I just wanted to tell you how much I like the Fimo Soft clays. The colors are positively beautiful! I also thank you for your fast delivery.

Shirley Hackensack, MN

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Styles & Periods
Bauhaus

The Bauhaus School was founded in 1919 by Walter Gropius at Weimar, Germany, and later relocated to Dessau, Berlin, and, eventually, Chicago. The Bauhaus has had an incalculable effect on modern architecture and design, yielding hallmarks of the modern style in everything from skyscrapers to the "applied design" of teapots and toasters. The main aim of the Bauhaus was to join form and function, uniting principles of creative design with the tenets and technologies of modern science and industry. As chairman of the Working Council for Art, Gropius sought to bring all art together "under one roof,” creating architecture designed with the worker in mind. The Bauhaus was a response to the demand for buildings of specialized function; in the school, art and engineering came together. Its aim was political as well; founded in the capital of a tense, tumultuous post-WWI Germany, the Bauhaus was a self-conscious rejection of all things bourgeois. Like the Futurists, those at the Bauhaus were intensely interested in using "new" materials like glass and steel. The Bauhaus was a collectivist vision, focused on purity and utility; it shunned "bourgeois" elements like cornices, eaves, color and a surplus of space. Roofs were flat and facades sheer; rationality, not comfort, ruled the day. When the Nazis rose to power in 1937, the Bauhaus moved to Chicago (where it later morphed into the Chicago Institute of Design), and Mies van der Rohe, a successor of Gropius, also moved to Chicago. As a result, the principles of the Bauhaus quickly pollinated the world, and its influence continues to be felt in typography and industrial design as well as architecture.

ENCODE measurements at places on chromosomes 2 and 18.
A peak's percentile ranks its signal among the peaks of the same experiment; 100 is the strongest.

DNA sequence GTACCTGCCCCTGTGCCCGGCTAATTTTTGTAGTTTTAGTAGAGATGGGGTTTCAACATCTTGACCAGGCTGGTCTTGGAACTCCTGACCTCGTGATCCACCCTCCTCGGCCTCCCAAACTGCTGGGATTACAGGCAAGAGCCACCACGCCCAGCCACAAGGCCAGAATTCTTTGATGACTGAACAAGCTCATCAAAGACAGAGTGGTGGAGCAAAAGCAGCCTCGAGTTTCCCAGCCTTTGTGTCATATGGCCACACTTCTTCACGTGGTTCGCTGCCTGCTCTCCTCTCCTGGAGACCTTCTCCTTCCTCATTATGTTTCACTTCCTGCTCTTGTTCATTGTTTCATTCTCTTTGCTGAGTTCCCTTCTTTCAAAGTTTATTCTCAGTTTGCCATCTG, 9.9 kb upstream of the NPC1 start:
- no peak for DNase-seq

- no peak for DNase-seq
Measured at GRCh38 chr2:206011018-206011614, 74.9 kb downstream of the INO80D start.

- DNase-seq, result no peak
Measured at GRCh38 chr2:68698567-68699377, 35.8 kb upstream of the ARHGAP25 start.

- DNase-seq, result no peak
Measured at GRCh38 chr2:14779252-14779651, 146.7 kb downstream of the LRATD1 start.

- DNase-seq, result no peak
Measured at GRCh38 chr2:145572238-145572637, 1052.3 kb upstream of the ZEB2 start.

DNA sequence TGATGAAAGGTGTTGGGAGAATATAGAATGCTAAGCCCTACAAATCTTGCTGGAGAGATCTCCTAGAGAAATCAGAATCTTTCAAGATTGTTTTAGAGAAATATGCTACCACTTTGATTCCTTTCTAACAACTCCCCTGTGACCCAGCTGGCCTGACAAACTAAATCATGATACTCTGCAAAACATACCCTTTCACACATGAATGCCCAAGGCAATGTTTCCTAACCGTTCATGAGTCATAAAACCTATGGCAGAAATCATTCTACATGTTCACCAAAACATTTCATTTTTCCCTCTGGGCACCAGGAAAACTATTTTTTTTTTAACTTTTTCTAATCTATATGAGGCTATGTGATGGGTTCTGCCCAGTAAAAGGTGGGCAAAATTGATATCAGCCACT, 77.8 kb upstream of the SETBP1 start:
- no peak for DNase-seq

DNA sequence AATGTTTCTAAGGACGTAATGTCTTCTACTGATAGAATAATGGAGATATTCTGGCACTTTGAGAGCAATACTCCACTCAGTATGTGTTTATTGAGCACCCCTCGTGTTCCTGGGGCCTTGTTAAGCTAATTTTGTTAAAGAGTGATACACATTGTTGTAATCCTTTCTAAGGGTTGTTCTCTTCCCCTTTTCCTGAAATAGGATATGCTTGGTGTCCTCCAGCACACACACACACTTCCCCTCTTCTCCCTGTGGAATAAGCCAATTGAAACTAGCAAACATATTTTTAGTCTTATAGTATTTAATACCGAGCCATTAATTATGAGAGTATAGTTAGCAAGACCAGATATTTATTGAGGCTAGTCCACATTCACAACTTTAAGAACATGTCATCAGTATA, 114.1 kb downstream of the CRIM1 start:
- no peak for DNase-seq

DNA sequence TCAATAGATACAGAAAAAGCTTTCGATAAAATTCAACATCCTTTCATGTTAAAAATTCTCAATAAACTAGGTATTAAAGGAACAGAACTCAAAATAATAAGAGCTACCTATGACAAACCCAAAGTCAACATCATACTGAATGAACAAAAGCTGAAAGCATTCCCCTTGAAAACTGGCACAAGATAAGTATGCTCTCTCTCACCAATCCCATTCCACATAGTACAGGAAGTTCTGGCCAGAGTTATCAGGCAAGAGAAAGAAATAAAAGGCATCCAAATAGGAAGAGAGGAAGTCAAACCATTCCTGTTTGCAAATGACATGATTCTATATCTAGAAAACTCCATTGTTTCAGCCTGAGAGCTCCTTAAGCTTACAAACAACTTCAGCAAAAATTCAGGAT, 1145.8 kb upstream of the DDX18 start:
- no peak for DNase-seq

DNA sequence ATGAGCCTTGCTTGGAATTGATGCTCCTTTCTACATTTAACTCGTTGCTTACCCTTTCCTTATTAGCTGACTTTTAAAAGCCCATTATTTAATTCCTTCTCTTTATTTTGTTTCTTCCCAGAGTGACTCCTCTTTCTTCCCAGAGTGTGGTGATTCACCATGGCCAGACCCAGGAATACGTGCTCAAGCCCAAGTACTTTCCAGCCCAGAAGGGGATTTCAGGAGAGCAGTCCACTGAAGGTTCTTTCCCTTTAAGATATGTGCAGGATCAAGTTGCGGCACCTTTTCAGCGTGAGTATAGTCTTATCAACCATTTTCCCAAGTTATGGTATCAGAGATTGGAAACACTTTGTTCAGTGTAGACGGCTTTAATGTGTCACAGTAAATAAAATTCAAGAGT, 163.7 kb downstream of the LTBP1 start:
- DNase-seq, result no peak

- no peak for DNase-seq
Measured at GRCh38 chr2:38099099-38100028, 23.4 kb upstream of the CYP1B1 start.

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Latest Product Reviews

It is good that you carry this wonderful French product. Not many do these days. It's a high quality glass paint, and is compatible with similar product. Great for adjusting colors and giving them a brilliance.
- RPM in Topanga CA
I have been using Pelikan opaque watercolors for 40 years. I love them. They last a long time. The colors are great. Also, with more pigment, you can achieve rich vibrant colors that don't fade. I don't put my finished pieces in the sun. And they don`t dry up like tube watercolors. I have given them as presents also.
- Diana B. in Chimayo, NM
Lanaquarelle cold press is a beautiful paper for watercolor and gouache. It does not hold up to drafting tape as a masking method, but can take masking fluids. The paint continues to slowly and evenly disperse across a wet surface, applied even after the wet sheen subsides, so be careful not to over-paint during wet on wet or dispersion will go too far. It is a great paper for very surprising subtle and delicate effects, as well as bold and saturated washes, which apply easily and evenly. I am glad I tried this paper and I would definitely use it again and again.
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